Title: The Ambler Warning
Author: Robert Ludlum
Ludlum, Robert (2005). The Ambler Warning. New York: St. Martins
- Psychiatric hospital patients–Fiction.
- Intelligence officers–Fiction.
- Identity (Psychology)–Fiction.
Date Updated: April 16, 2015
This is Ludlum’s twenty-sixth, a remarkable feat given that he is deceased. For some bestselling authors, death is no impediment to an enduring career. But the latest Ludlum (d. 2001) novel, penned by an unnamed hired hand, reveals the problems inherent in such an arrangement: neither sufficiently like Ludlum’s originals nor compellingly distinctive, it inhabits a kind of thriller purgatory to which only the most dedicated Ludlumite will be eager to venture.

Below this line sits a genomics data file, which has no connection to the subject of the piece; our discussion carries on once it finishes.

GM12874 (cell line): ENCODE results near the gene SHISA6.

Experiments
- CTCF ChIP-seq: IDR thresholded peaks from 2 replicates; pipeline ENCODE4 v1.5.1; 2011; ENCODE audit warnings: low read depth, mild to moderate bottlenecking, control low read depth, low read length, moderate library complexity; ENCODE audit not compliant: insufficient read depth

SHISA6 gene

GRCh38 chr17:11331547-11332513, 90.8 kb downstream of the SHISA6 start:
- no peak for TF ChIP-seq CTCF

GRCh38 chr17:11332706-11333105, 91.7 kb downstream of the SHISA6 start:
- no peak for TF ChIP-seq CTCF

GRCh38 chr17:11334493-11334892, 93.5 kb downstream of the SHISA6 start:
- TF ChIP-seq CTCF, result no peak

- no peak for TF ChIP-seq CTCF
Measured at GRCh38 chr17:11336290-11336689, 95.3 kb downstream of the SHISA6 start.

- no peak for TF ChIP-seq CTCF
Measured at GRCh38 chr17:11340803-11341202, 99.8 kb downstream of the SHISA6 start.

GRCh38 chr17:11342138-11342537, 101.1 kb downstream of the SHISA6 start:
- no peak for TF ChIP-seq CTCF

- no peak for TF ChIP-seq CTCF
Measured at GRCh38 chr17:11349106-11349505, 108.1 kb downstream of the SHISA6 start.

After a two-decade career as a clandestine operative, Hal Ambler is drugged and warehoused in the Parrish Island Psychiatric Facility, a government nuthouse for spies. The locale is a barrier island six miles off the coast of Virginia and officially part of the National Wildlife Refuge System. At Parrish Island, “potential security risks could be carefully managed and the patients are identified by number, never by name.” A sympathetic nurse aids his escape, and soon Ambler is on the run, trying to figure out who he is and, more importantly, who he was. There are a few interesting characters—particularly CIA accountant Clayton Caston, a man who knows little about feelings but who can tease a mountain of information out of a spy’s expense account—but the villains are mostly invisible and everybody else ends up dead before you really get to know them. Just because a writer can copy what was once a successful style does not automatically assure his publisher a successful book.